Old Missoula

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Old County Books - Original Families - A Phantom Town

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Old County Books Show Growth Here

First County Commissioners Met in 1865; Survival of Family Names

Missoula county isn’t such a youthful county after all. Not if venerable books on the shelves of the county clerk and recorder’s office, containing records of the days of ’65 and even of a vanished city, may be said to account for anything. For all that now seems familiar between the dusty covers of those tomes is the names that are recognizable – Woody, McCormick, Higgins and others, who entered upon the work of settling a county that once included, outside of its present boundaries, Ravalli, Lake, Flathead, Mineral, Sanders and Lincoln counties.

Two of the books above any others are exceptionally interesting, of course because they offer the greatest contrast with the complicated machinery that makes a county function now. The first commissioners’ journal, for example, was 7 by 7 ½ inches in size, and only half an inch thick. Between October 16, 1865 and November 27, 1867 the commissioners managed to fill only 113 pages of this single book with an account of their doings, written in the elegant penmanship of the pre-typewriter days. (The commissioners now fill at least one volume of 300 pages a year, each costing $30.) And when the county dads “laid in” $12 worth of stationery – that is Missoula county’s first expense item – it was evident that they were entering upon a pretty permanent purchase, in their opinion. The purchase is recorded with a flourish by the county clerk, Charles Shaft [Shafft], who resigned in 1866, and to whom in settlement there was paid the sum of $62 to satisfy the demands of office rent, fuel and stationery for the period of his incumbency.

First Three Commissioners

Missoula’s first three commissioners were H. W. Miller, F. L. Loveland, and C. C. (Baron) O’Keefe. Frank Woody, later Judge Woody, was county attorney, and upon Shaft’s resignation became county clerk and recorder, a position which he occupied for several years. And Henry Larabee, sheriff, was permitted to sit at the meetings of the commissioners, although he was not allowed to vote. Robert Pelkey, the assessor, was the only other county officer.

Early in the county history is the record of a petition signed by 64 persons asking that the county seat be located at the mouth of the Rattlesnake creek “near the Missoula Mills”. The latter was a building which stood, until a few years ago, where the heating plant is now, and its title was painted boldly on its roof.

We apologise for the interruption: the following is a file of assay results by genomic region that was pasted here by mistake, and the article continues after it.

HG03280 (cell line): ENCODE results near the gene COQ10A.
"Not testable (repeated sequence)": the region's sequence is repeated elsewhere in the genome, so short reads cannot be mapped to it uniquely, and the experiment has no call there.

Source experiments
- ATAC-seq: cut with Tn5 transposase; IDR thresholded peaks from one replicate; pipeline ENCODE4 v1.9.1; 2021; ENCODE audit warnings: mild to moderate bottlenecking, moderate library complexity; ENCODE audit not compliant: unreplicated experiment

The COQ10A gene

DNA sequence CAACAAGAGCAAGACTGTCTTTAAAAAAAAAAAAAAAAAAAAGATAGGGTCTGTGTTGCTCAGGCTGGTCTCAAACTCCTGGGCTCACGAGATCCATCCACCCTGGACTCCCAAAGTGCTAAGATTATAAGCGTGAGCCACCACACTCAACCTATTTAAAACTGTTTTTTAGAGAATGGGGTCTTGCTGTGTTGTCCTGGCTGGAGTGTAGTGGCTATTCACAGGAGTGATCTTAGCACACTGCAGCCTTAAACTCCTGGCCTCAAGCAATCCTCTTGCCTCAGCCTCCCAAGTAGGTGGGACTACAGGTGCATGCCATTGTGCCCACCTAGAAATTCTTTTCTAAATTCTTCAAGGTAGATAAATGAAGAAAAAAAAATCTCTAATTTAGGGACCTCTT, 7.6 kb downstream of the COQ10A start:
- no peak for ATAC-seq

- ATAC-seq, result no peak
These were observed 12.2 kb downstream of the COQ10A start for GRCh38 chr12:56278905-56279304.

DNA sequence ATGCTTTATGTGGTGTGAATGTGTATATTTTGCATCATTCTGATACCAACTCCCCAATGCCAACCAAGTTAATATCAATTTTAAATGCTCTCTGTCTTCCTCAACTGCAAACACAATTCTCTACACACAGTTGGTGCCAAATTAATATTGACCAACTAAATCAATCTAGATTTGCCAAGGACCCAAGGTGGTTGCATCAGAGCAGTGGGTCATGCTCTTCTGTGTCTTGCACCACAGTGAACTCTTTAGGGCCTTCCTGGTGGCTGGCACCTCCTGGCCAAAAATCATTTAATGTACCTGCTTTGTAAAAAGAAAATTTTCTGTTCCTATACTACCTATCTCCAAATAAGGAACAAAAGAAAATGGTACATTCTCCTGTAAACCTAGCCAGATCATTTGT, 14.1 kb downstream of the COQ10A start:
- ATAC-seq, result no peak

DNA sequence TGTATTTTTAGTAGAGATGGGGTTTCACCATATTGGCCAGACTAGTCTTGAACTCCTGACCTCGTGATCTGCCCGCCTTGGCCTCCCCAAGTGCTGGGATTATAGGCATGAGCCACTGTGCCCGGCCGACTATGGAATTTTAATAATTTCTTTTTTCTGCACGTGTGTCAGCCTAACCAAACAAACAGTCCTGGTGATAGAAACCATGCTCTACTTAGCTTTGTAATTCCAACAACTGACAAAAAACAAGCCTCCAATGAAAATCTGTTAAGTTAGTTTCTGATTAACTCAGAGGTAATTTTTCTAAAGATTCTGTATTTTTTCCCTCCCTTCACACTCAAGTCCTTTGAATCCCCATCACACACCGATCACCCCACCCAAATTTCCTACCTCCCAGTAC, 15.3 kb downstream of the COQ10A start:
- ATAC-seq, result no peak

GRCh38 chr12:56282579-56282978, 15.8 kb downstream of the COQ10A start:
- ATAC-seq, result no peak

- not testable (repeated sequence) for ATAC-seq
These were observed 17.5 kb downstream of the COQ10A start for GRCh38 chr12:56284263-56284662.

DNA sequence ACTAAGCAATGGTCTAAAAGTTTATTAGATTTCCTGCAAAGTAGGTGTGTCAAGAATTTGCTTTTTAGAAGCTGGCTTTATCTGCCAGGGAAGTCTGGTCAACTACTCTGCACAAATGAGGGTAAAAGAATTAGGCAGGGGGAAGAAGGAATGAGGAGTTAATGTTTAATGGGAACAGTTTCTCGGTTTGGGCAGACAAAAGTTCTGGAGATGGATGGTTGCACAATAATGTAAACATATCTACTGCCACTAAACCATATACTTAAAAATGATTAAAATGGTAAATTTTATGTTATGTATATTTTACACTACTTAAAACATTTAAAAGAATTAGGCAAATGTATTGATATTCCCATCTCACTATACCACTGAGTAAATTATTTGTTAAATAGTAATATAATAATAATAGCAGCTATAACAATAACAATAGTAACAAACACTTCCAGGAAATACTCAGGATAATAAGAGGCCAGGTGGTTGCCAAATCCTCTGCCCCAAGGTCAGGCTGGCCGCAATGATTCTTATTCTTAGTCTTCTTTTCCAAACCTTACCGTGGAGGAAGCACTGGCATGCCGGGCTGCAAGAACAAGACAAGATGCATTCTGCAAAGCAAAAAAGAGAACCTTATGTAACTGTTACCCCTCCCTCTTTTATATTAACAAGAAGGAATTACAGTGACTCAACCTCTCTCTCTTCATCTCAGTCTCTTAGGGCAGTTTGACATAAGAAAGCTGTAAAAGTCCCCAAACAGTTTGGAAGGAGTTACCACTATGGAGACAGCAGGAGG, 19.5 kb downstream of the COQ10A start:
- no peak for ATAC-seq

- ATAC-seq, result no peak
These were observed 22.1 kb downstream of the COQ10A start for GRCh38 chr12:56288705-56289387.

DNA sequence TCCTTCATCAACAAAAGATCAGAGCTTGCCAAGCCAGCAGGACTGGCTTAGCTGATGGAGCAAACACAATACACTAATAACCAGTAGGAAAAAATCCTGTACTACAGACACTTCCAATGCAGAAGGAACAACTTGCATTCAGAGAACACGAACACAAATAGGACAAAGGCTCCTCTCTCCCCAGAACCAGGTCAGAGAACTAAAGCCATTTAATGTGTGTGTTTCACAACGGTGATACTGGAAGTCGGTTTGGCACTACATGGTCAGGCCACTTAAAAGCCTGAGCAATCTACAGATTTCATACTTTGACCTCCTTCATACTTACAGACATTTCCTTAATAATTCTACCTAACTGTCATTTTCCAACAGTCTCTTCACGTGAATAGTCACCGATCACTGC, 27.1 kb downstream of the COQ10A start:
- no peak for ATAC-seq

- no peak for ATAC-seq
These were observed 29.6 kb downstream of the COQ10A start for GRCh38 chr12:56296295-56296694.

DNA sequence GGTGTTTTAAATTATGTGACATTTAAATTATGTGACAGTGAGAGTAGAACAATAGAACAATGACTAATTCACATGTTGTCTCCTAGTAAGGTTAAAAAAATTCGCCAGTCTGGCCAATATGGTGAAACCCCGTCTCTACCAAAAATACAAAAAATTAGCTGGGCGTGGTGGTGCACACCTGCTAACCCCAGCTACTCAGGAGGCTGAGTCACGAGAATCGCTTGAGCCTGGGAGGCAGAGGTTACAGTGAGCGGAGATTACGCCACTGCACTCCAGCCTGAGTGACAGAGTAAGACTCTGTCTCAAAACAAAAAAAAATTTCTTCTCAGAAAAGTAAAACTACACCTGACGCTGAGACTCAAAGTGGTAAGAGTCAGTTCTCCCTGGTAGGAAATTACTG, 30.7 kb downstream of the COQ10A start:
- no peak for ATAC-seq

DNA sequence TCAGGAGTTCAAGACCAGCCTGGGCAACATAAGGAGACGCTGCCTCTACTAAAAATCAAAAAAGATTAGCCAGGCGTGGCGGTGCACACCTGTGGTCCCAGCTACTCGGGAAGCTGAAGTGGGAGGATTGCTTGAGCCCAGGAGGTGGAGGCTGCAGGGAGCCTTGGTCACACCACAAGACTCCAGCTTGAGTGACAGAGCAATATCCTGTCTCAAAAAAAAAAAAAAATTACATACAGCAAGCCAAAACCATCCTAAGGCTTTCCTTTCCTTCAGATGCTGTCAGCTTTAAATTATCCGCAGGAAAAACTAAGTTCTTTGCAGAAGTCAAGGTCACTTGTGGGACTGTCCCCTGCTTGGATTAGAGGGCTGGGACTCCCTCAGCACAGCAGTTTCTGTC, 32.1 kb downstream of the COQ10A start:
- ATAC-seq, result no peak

The business of the commissioners was desultory then, however, even in so large a county, because there were so few people in it. One suspects that there was some excitement over the issue of a first license to N. J. Miller and Thomas M. Pomeroy to build and operate a ferry or bridge across the Bitter Root river. (The commissioners had no money with which to build bridges themselves.) A schedule of prices for crossing the river was carefully fixed as follows: wagon and span of horses, $3.00; man and horse, $1.50; loaded pack animals, $1.00; “unloaded”, $0.50; loose animals, $0.25; hogs and sheep, $0.10; footman, $0.50.

First Assessment in 1870

In 1870, however, things began to pick up. The first detailed assessment was made and its results recorded in a book 8 inches by 12 ½ inches and 200 pages thick. The names of exactly 401 tax payers are inscribed. It is interesting that the direct descendants of the first tax payers are still paying taxes in the county, and that ten of the family names has never left the rolls. This is true notably in the case of the descendants of Judge Woody whose daughter, Miss Alice Woody, is the present county auditor. Other names in this class are those of the Higgins’, Bisson, England, Worden, Houle, McCormick, Marion and Bedard families. But where a single small book was used to contain these and other names, five volumes of the size of 18 by 32 inches are now required to record the 8,500 to 9,000 persons who pay taxes in this county today. In all that vast range of territory only $20,000 was taken in 1870, today $750,000 is the county’s revenue.

Phantom Town Platted.

But occasionally the books of the ‘sixties record high hopes that died with their makers. The phantom town of Jocko City was laid out (on paper) on the banks of the Flathead river a half mile north of the mouth of the Jocko river. “Water street” (100 feet wide) was to run parallel with the bank. And, since it was about the time when the union was being cemented at Appomattox, other “boulevards” were to be named after Lincoln, Grant, and Sherman. But all that came of the project were some sad, battered looking log houses that fell before the elements.

Fortunately for their followers, the pioneers of the county were conscientious about permanently recording their work. The proceedings of each meeting were entered in fine black India ink made, according to Chancey Woodworth, who has studied the records carefully in his odd hours, from the gall inffections (sic) of trees. The founders, locally speaking, were taking no chances with a frivolous posterity.

The article above is from The Daily Missoulian on July 30, 1926.

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